A sampling of the latest Irish books on offer.
The scope of Tim Pat Coogan’s latest book Wherever Green Is Worn: The Story of the Irish Diaspora is like nothing he’s ever done before — and perhaps like nothing ever done in Irish history.
The esteemed journalist spent the last five years traveling the world, from Japan to Latin America, from Africa to the U.S. He was in search of Irish fingerprints — that is, the impact the Irish have had not just in one country, but around the world.
“Some 70 million people on the globe are entitled to call themselves Irish — a remarkable statistic when one considers that there are only five million people on the island of Ireland itself,” Coogan write in his introduction. Flashing his trademark wit, Coogan adds: “And of these (five million Irish) at least 800,000 living in North-Eastern Ireland say they are not Irish at all and describe themselves as British!”
As Coogan’s 700-plus page book makes clear, those Protestants in the North are quite the exception. Proudly citing Irish ancestry or influence is truly a global phenomenon.
Coogan (whose previous books The IRA, The Troubles, Michael Collins and De Valera were all critically acclaimed best-sellers) takes a decidedly broad view of Irish influence in this book. Nevertheless, he makes a convincing case that, as a result of immigration, imperialism and missionary activity, the Irish who scattered across the world have indeed left a distinctive mark, from Japan to South Africa to Latin America. ($35/746 pages/St. Martin’s Press)
Famed 1960s activist Tom Hayden — Mr. Jane Fonda for some time — has fashioned himself into quite the Irish-American author. A California state senator for nearly two decades, Hayden authored the legislation which required that the Irish Famine be taught in his state’s schools. He also visited Northern Ireland on a fact-finding mission in 1995, and has now written a personal/political memoir, Irish on the Inside: In Search of the Soul of Irish-America.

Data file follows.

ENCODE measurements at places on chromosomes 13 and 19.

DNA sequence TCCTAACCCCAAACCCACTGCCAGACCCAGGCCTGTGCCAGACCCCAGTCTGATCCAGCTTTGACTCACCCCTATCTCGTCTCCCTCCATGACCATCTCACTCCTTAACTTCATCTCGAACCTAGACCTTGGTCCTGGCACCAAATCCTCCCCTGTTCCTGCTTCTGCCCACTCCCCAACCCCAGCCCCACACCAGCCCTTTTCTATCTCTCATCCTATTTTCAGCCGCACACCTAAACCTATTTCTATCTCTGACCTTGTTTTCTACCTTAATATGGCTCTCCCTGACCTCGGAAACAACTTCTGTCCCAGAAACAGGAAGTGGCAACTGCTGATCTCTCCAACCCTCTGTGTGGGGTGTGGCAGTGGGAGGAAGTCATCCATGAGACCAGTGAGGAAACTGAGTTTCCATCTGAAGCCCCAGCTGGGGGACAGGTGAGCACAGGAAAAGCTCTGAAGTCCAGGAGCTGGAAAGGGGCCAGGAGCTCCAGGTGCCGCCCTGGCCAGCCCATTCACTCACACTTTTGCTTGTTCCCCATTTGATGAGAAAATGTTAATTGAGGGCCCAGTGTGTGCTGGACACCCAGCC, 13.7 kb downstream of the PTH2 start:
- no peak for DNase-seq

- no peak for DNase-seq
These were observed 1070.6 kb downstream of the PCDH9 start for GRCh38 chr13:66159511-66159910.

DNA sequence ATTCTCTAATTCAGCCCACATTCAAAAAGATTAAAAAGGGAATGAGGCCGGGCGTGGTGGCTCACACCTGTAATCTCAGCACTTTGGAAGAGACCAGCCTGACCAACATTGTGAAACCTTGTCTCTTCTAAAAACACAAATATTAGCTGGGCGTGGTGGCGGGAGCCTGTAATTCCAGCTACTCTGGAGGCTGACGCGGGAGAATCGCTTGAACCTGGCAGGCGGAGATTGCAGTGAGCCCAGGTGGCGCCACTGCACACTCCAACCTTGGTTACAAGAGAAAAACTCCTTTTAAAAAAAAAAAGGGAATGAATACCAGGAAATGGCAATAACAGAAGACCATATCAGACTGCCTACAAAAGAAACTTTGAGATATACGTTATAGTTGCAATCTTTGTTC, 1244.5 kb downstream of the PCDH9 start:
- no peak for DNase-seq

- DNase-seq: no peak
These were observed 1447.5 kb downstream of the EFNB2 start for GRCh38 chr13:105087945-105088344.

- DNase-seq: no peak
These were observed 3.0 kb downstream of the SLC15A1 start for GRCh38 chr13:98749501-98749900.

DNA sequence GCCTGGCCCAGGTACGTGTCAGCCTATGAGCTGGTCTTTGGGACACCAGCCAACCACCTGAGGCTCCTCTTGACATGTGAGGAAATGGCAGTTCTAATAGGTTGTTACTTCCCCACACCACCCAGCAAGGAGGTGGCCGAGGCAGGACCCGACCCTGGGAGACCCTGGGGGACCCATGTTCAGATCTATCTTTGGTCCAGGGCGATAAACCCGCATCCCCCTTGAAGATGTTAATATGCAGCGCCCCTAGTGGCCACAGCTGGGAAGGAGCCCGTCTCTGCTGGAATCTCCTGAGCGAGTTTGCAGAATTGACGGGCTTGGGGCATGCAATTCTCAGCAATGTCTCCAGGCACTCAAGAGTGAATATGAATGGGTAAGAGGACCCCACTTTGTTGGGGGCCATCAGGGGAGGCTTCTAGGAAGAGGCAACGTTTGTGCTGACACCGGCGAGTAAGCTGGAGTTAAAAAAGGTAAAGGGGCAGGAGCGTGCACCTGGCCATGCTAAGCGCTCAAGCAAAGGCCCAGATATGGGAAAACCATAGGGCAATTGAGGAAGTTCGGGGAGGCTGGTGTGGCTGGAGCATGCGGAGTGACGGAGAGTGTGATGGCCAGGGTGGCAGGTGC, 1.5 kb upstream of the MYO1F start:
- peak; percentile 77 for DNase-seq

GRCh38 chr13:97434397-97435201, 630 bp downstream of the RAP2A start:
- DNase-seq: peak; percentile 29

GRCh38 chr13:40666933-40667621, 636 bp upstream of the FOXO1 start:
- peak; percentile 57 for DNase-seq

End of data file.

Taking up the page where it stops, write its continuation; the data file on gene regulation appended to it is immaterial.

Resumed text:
Suffice it to say, this is not exactly a conventional reflection. There’s a section entitled “Che Guevera, C. Wright Mills and the Lost Irish Soul.” Hayden’s liberal/radical credentials are still impeccable, which may turn some readers’ stomachs.
But Hayden’s passion for Irish and Irish American affairs cannot be denied. He bounces around from Boston gangs in the 1840s to Belfast today, and at times this seems disjointed. But in Hayden’s view, the past and present are intimately intertwined. Sections such as “The Sixties Made Me Irish” are sure to roll a few eyes, but overall Irish on the Inside has surprising insight, emotion and depth. ($23/308 pages/Verso)
University of Ulster lecturer Paul Dixon takes a textbook approach — literally — to the Troubles in Northern Ireland: The Politics of War and Peace. Though it is thorough and informative, Dixon’s book is quite dry, and reads like a history written almost entirely for Sociology students. This is unfortunate because Dixon’s approach to the Troubles is refreshing, balancing both the battle of bombs and bullets with the more subtle psychological aspects of war. (Dixon focuses mostly on events since the 1960s.) The brief sections on the main players and parties will also be useful to those whose interest in this centuries-old, complicated struggle is new.